MILAN, Italy ( TheStreet) -- MEMC Electronic Materials' ( WFR) utility-scale solar project developer SunEdison plans to build a photovoltaic solar project operating in Italy that will generate more than 60 megawatts (MW) plant, Reuters Milan bureau reported on Tuesday.

Let the Italian solar boom -- and solar boasting -- begin.

The anonymous source told Reuters that the Italian power plant will become the biggest in the world, operating by the end of 2010 at a level exceeding the capacity of Spain's Almedilla de Alarcon plant.

Earlier on Tuesday, SunPower ( SPWRA) said it was building to 1 MW solar plants in Italy.

SunEdison's solar facility is to be built in the northern Italian province of Rovigo, Reuters reported.

SunPower indicated that its two plants would be built in Casamassima and Conversano, and completed by August.

This solar earnings season has showcased the burgeoning role of Italy as a replacement market for excess solar demand once the German market wanes in the second half of the year.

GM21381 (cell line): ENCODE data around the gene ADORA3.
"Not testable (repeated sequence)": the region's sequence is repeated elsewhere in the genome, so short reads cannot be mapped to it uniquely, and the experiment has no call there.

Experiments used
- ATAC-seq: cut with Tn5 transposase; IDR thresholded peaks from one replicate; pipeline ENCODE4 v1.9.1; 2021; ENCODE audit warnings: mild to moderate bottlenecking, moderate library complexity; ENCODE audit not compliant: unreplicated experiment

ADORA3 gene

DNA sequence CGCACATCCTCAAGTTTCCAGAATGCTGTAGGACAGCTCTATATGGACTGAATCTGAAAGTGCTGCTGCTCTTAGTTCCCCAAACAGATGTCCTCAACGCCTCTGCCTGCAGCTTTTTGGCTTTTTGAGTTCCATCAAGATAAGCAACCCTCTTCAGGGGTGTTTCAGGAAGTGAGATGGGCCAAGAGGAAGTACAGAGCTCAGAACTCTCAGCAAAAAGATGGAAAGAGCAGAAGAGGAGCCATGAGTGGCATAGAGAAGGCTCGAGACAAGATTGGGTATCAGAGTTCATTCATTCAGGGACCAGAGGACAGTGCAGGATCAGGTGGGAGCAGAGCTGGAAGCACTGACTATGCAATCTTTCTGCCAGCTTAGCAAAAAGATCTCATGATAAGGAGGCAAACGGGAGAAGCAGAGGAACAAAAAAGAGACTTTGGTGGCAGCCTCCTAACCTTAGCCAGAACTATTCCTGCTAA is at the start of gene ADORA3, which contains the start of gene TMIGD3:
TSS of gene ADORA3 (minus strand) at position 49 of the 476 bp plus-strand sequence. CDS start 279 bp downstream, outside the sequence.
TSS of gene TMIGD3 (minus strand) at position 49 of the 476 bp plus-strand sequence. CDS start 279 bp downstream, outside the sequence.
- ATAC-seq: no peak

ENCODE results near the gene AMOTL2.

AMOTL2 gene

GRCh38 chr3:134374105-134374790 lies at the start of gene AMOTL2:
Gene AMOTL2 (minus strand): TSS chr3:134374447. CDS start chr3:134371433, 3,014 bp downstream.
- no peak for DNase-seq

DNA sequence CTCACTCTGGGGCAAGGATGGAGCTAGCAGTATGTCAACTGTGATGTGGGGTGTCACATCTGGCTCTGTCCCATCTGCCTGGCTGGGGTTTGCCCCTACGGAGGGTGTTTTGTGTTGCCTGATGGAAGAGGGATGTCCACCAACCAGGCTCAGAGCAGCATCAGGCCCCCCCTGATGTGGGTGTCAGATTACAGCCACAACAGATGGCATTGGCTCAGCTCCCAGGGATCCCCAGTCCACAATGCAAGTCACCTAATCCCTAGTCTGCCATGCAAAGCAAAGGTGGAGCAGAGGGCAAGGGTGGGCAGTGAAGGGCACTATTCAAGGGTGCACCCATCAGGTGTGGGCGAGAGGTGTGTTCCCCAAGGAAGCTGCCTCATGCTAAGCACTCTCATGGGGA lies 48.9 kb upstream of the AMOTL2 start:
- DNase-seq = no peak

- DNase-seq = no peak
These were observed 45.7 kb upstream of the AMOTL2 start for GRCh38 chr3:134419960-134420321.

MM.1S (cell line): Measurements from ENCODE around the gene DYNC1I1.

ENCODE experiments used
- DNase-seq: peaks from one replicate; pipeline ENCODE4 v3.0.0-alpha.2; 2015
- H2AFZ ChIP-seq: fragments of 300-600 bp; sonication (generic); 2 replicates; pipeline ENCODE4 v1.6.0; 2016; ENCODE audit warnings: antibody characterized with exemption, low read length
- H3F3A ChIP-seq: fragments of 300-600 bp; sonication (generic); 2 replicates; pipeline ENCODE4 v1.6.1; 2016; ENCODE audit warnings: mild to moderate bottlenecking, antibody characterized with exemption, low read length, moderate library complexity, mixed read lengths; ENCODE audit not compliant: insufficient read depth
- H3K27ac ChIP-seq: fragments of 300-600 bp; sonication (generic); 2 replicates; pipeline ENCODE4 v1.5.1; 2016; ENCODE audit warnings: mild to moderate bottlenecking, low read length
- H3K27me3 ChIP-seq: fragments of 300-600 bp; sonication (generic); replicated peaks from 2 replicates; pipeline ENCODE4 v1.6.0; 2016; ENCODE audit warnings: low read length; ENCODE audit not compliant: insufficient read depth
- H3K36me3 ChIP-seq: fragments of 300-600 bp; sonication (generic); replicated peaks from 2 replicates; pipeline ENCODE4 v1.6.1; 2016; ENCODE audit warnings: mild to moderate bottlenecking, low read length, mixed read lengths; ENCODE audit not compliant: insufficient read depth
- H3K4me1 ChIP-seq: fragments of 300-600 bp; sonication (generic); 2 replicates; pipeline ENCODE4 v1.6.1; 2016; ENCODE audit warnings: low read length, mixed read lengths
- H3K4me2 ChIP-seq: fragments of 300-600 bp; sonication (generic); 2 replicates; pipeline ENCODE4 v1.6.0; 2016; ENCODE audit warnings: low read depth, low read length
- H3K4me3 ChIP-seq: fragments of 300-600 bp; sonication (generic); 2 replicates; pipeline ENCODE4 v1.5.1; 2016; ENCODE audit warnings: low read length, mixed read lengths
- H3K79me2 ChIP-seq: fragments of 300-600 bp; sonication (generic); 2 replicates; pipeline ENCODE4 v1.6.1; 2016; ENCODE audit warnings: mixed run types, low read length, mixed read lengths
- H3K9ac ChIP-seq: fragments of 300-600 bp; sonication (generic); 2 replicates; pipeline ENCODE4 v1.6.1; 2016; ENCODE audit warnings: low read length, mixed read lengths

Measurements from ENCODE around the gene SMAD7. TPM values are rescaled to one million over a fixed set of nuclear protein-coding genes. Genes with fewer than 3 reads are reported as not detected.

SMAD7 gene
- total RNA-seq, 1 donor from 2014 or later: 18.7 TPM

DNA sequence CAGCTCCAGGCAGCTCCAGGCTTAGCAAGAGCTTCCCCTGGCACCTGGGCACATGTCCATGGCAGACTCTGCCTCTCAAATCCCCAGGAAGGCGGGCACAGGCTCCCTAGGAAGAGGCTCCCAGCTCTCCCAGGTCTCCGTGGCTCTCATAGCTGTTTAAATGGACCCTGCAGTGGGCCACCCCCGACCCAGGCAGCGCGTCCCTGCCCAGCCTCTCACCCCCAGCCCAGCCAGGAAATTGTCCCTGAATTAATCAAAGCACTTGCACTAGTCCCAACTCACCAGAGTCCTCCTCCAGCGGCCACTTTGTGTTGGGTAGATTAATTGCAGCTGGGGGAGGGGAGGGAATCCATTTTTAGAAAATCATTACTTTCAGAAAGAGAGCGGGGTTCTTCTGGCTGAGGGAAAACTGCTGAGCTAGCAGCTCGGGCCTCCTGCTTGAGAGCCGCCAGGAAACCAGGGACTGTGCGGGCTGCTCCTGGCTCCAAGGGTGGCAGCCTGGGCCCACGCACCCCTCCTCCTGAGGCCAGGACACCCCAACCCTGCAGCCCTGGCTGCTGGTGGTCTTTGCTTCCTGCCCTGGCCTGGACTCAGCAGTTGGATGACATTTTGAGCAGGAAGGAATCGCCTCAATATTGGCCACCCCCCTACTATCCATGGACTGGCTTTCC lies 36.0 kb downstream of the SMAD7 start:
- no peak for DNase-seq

Solar company management teams have repeatedly noted the boom expected in Italy after the German feed-in tariffs go into effect in July, and ahead of an expected reduction in Italian feed-in tariffs in January 2011.

Suntech Power ( STP) management noted that the demand in Germany is so strong right now, there are not enough electricians to install solar in Italy. However, Suntech is among the solar companies that expect a huge pull-in of solar capacity in Italy during the second half of the year.

The jury is still out on how large the Italian boom will be -- though it is definitely the largest market in Europe after Germany. Still, there are questions about the ability of all the intended Italian projects to be started before the expiration of the feed-in tariff.

What's more, there are larger concerns that the solar industry has not learned its lesson from Spain and Germany, and Italy will just be another boom-before-bust market.

A presentation by MEMC and SunEdison management in Italy is expected on Thursday.

-- Reported by Eric Rosenbaum in New York.

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